Amazon Copied Sellers’ Products, Manipulated Algorithms to Display Their Own Versions First

Amazon Copied Sellers’ Products, Manipulated Algorithms to Display Their Own Versions First

An examination of thousands of internal Amazon documents by Reuters has revealed that the e-commerce giant systematically (read: intentionally) created copies of successful products sold through its site, then reworked its search algorithms to display its knockoffs first.

According to the emails and business plans in question, Amazon’s India private brands team—the one responsible for collections like Amazon Essentials, Amazon Elements, and others—used Amazon.in sales data to identify popular products sold by other companies, then copied those products to sell as their own. In one case, Amazon duplicated the measurements of a top-selling shirt sold by popular Indian clothing brand John Miller, then sold their own version. Amazon’s internal documents refer to the items they copied as “reference” and “benchmark” products, and include the fact that the company chose to exclusively work with the manufacturers of those items to create their copies.

Amazon Copied Sellers’ Products, Manipulated Algorithms to Display Their Own Versions First

Even worse, Amazon altered its algorithms to promote their copycats over the original items. According to Reuters, the manipulation of search algorithms was “part of a formal, clandestine strategy at Amazon—and high-level executives were told about it.” Of course, Amazon has denied the claim, calling it “factually incorrect and unsubstantiated” and promising their search results were solely based on relevance to the customer. But anyone who knows anything about Amazon’s business practices is likely to see right through this denial. Amazon is no stranger to search algorithm manipulation, having put their profits over sellers’ best interest before.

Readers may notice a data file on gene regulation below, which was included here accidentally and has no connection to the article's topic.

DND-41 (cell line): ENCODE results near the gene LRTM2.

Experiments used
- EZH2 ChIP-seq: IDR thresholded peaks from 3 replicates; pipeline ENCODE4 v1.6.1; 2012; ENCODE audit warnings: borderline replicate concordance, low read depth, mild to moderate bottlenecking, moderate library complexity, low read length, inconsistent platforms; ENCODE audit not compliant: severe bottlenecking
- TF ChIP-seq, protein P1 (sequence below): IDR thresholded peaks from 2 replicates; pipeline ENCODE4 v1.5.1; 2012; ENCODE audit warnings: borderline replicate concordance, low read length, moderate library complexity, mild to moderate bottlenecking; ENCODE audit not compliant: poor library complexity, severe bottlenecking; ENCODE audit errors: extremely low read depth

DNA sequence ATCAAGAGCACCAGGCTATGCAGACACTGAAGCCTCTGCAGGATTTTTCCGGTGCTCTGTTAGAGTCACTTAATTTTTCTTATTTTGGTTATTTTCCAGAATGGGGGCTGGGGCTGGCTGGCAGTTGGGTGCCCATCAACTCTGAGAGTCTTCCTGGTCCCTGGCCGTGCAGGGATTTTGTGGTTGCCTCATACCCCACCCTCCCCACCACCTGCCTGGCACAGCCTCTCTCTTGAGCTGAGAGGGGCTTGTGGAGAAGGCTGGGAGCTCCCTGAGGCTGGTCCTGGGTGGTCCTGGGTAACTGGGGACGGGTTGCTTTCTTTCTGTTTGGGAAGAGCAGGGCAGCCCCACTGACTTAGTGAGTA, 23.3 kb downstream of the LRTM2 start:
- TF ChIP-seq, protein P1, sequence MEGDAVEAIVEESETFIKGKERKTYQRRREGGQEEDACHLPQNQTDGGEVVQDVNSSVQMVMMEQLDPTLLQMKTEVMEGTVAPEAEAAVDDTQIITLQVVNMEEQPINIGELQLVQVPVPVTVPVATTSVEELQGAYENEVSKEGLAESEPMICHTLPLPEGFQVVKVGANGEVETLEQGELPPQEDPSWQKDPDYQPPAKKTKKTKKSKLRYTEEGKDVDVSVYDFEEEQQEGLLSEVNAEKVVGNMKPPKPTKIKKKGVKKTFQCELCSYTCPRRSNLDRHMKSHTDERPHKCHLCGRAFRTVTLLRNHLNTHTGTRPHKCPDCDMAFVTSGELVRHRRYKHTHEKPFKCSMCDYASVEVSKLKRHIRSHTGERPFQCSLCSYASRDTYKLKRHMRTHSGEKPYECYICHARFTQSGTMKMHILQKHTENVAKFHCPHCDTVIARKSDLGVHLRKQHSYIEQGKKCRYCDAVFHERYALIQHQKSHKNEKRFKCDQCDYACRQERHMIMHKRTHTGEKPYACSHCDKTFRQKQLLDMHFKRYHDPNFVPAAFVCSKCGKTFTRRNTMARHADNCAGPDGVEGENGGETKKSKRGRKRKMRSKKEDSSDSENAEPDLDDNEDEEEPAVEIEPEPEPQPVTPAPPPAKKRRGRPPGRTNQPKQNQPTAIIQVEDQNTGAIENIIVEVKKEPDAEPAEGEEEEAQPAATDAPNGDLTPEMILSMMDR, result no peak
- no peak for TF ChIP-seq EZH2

Amazon has been under significant legal pressure as of late, between an antitrust lawsuit from the DC attorney general and millions of dollars in arbitration fees associated with malfunctioning products. The company could very well face additional legal consequences now that their blatant rip-offs have come to light; the European Commission is already investigating whether Amazon uses its internal data to improperly boost its own sales, an investigation that Amazon India and US will have to cooperate with. Similarly, the Federal Trade Commission has spent the last four years accusing Amazon of gaining monopoly status through its private-label brands. Unfortunately for Amazon, the documents uncovered this week might as well be served to the EU and FTC on a silver platter.

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